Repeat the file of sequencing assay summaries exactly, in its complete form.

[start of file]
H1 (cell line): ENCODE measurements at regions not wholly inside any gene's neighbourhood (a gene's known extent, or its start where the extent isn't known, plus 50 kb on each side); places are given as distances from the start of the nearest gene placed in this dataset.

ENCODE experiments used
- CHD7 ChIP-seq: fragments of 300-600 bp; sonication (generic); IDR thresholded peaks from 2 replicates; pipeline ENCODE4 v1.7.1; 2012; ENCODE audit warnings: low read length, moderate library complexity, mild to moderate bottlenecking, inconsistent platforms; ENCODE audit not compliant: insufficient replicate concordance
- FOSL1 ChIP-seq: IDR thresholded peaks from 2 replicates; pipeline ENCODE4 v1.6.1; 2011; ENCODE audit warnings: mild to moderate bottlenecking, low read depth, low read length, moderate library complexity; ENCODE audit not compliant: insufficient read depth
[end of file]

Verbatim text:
H1 (cell line): ENCODE measurements at regions not wholly inside any gene's neighbourhood (a gene's known extent, or its start where the extent isn't known, plus 50 kb on each side); places are given as distances from the start of the nearest gene placed in this dataset.

ENCODE experiments used
- CHD7 ChIP-seq: fragments of 300-600 bp; sonication (generic); IDR thresholded peaks from 2 replicates; pipeline ENCODE4 v1.7.1; 2012; ENCODE audit warnings: low read length, moderate library complexity, mild to moderate bottlenecking, inconsistent platforms; ENCODE audit not compliant: insufficient replicate concordance
- FOSL1 ChIP-seq: IDR thresholded peaks from 2 replicates; pipeline ENCODE4 v1.6.1; 2011; ENCODE audit warnings: mild to moderate bottlenecking, low read depth, low read length, moderate library complexity; ENCODE audit not compliant: insufficient read depth